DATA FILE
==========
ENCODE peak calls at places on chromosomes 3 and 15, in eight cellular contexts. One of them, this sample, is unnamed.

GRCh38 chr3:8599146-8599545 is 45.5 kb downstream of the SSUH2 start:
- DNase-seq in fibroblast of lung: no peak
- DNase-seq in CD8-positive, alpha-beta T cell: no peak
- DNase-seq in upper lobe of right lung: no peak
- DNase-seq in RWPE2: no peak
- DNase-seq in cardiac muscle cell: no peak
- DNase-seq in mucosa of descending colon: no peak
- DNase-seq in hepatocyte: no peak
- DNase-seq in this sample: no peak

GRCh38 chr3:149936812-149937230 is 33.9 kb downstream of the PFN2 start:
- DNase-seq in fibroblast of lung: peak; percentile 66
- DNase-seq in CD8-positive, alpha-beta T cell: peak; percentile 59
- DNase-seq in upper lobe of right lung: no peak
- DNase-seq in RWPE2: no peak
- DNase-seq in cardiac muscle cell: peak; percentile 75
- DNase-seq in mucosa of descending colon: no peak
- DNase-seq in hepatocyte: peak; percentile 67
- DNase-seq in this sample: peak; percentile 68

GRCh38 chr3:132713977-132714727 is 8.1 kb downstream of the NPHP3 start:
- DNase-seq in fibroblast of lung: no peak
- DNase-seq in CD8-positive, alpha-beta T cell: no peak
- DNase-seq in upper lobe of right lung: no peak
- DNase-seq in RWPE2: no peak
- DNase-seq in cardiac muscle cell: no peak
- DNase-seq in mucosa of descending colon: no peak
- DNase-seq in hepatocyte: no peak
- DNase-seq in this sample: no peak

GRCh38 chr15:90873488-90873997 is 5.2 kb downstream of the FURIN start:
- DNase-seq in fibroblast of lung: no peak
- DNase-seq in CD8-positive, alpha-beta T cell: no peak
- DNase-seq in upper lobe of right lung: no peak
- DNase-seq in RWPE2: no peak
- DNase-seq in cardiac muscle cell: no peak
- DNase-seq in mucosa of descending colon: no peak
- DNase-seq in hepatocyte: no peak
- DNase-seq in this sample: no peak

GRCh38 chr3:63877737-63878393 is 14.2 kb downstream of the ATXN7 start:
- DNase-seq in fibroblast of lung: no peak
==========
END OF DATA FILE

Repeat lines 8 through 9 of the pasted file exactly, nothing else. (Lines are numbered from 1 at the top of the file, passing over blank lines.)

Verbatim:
- DNase-seq in mucosa of descending colon: no peak
- DNase-seq in hepatocyte: no peak